Rosy outlook for accountants

by Maggie Tang

Three leading accounting professionals outlined their areas of specialisation and the qualities needed to succeed at a recent seminar organised by Career Times on 25 July 2007

Morrison Chan, president, ACCA; financial controller, services and sales, Husky Injection Molding Systems China Limited
Photo: Wallace Chan

With Hong Kong's economy booming and an expanding financial sector, the audit and accounting industry is brimming with a host of varied opportunities for jobseekers. Three industry insiders, speaking at Career Times' recent seminar "The Accountant's Road to Success", gave their personal perspectives on the challenges and rewards of their individual sectors of the profession.

Accounting to society

Accountants play an important role in ensuring that corporations comply with accepted industry standards, Morrison Chan, president of the Association of Chartered Certified Accountants (ACCA) Hong Kong and financial controller for services and sales, Husky Injection Molding Systems China Limited, told delegates.

Pointing out that an accountant's role is far greater than simply tracking companies' incomes and assets, Mr Chan noted that society is demanding increasingly higher standards of corporate governance. Referring to recent accounting scandals surrounding industry giants such as Enron, WorldCom and Global Crossing, he said that members of the public are well aware of the significance of ethical practice within the profession. Accounting professionals, therefore, must adhere to certain codes of ethics and help combat misdeeds such as inflating revenues and under-reporting expenses.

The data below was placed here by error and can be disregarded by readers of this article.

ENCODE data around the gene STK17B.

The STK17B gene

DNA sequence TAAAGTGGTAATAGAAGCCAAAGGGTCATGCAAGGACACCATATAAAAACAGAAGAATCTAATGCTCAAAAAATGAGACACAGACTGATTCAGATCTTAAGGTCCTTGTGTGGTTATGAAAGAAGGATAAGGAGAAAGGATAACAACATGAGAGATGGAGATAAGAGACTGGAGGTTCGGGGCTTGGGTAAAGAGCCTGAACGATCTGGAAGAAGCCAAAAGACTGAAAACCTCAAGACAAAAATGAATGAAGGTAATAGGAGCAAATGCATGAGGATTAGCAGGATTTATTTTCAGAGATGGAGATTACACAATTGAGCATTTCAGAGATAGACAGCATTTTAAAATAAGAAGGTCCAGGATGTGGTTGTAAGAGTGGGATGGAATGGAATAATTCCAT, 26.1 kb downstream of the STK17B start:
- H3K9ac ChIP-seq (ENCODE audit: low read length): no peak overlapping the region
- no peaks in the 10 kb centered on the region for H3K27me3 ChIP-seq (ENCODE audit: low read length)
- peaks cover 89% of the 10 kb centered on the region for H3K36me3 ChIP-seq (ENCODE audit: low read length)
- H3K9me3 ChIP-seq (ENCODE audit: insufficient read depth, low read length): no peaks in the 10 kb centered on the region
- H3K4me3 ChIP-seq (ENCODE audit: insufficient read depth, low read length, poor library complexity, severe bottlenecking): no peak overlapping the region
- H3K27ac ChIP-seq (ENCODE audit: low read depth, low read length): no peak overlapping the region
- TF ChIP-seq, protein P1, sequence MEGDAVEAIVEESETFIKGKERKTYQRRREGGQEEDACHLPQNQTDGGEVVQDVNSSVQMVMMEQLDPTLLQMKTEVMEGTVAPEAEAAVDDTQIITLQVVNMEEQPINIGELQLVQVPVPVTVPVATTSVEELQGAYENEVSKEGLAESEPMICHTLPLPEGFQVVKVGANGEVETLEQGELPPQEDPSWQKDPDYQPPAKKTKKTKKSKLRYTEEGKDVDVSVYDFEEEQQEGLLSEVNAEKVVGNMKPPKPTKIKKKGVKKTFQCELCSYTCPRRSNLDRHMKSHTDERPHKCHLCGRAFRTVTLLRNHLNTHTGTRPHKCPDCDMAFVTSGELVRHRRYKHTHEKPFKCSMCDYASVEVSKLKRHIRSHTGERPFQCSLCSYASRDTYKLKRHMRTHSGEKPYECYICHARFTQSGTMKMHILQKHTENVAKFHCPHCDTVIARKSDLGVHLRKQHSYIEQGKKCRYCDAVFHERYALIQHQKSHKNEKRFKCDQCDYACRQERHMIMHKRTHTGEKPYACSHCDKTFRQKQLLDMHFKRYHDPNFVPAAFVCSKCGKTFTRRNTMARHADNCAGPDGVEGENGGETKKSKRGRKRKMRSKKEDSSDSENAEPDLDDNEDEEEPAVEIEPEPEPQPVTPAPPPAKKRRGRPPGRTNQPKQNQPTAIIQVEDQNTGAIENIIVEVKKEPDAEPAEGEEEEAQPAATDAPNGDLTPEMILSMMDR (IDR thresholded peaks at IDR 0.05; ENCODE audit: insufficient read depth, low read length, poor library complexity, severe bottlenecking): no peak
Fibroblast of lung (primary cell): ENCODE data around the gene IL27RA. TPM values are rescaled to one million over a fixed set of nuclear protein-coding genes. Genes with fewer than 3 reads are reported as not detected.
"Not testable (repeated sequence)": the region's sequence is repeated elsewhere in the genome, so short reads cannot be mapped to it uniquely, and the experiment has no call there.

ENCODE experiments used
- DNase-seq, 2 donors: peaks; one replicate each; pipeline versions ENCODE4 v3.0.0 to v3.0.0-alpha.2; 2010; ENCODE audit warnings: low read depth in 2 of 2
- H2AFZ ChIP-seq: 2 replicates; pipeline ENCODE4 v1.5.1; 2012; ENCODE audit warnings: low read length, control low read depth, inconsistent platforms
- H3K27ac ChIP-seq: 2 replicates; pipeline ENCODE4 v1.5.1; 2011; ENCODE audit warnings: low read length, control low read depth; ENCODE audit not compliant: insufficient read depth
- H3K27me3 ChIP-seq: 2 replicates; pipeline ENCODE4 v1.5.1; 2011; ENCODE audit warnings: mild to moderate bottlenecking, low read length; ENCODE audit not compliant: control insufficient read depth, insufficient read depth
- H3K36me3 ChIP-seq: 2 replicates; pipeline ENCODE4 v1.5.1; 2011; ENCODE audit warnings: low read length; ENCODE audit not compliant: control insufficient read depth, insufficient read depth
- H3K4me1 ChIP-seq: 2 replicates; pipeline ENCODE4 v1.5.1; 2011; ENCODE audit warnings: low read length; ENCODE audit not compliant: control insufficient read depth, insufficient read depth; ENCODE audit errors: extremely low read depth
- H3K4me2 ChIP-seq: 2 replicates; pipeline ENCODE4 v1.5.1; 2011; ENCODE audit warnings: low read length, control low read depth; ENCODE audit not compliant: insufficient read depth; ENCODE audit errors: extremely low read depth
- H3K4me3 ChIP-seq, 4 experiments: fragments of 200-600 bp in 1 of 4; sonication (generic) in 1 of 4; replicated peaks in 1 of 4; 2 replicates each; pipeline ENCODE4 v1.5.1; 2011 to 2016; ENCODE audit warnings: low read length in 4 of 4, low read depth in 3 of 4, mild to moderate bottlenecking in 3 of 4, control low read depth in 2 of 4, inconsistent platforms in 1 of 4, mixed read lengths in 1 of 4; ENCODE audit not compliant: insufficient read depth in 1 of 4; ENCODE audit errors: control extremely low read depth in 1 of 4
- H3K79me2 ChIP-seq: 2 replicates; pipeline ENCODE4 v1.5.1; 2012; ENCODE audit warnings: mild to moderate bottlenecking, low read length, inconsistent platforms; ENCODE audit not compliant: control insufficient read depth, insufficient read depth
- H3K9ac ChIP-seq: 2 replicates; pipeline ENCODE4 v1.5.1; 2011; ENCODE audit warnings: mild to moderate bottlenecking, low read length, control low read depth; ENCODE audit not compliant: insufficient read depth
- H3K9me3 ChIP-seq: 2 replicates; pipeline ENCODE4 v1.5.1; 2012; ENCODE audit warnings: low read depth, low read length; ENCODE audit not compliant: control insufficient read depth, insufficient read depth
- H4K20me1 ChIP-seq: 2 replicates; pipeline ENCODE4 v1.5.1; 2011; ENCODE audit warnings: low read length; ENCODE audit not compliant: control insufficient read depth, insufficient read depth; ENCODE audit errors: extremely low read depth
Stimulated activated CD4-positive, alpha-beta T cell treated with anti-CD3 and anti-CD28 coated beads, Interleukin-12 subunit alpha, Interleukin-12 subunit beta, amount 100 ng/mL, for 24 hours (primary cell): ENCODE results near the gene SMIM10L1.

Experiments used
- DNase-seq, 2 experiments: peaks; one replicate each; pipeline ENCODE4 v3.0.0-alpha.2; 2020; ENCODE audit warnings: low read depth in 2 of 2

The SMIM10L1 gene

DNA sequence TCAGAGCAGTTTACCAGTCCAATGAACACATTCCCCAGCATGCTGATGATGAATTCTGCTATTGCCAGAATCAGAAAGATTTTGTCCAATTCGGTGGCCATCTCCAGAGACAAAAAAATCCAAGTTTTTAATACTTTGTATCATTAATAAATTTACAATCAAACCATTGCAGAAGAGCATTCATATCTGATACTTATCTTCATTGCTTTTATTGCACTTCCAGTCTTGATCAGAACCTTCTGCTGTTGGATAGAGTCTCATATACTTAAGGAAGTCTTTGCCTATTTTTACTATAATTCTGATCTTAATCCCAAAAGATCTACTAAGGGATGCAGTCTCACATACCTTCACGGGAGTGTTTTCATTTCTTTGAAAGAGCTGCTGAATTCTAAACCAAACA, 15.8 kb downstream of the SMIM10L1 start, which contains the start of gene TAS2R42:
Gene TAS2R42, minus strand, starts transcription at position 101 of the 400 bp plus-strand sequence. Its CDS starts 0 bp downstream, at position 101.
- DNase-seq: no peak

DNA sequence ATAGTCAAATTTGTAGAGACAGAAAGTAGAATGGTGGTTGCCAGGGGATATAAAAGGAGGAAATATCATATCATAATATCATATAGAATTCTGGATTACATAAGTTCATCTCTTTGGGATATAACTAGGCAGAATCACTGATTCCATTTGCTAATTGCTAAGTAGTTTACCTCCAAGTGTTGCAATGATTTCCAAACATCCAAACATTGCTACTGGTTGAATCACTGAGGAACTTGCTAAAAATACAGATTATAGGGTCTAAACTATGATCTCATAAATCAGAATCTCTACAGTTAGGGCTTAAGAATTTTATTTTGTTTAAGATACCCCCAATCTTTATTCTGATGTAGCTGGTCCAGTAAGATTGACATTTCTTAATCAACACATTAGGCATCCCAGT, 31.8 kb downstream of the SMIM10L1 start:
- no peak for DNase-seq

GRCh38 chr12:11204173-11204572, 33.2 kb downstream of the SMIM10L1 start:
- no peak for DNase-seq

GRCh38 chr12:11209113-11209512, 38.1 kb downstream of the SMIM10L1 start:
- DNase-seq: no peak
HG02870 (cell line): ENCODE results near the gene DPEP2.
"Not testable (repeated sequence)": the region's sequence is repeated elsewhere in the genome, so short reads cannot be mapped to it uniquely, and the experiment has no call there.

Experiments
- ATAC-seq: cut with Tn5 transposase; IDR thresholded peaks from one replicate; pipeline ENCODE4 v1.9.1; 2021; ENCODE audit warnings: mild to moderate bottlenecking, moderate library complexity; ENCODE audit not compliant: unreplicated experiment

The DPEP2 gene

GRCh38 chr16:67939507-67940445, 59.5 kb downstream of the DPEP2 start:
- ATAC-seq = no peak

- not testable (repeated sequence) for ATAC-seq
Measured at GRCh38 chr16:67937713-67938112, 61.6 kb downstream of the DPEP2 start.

Investors, credit granters and employees expect accountants to be competent, reliable and neutral while professional accountants associations require members to maintain levels of self-discipline reaching beyond legal requirements.

"There is a definite link between accounting failures in high-profile cases and corporate governance," Mr Chan stated, saying that the majority of respondents in a recent survey indicated that good corporate governance could enhance the value of companies. "This increased demand for corporate governance is also a result of tightened regulatory needs," he remarked.

In order to align with International Financial Reporting Standards (IFRS), the Hong Kong government aims to continue improving the regulatory regime. Mr Chan added that Hong Kong's legislators recently established a Financial Reporting Council (FRC), an independent statutory body to investigate audit irregularities and accounting infractions.

As in mainland China, tax reforms also call for tightened controls over financial reporting. Mr Chan stressed that all these factors are driving the demand for talented accounting professionals, since companies need increased manpower to help them tackle the expanding array of compliance issues.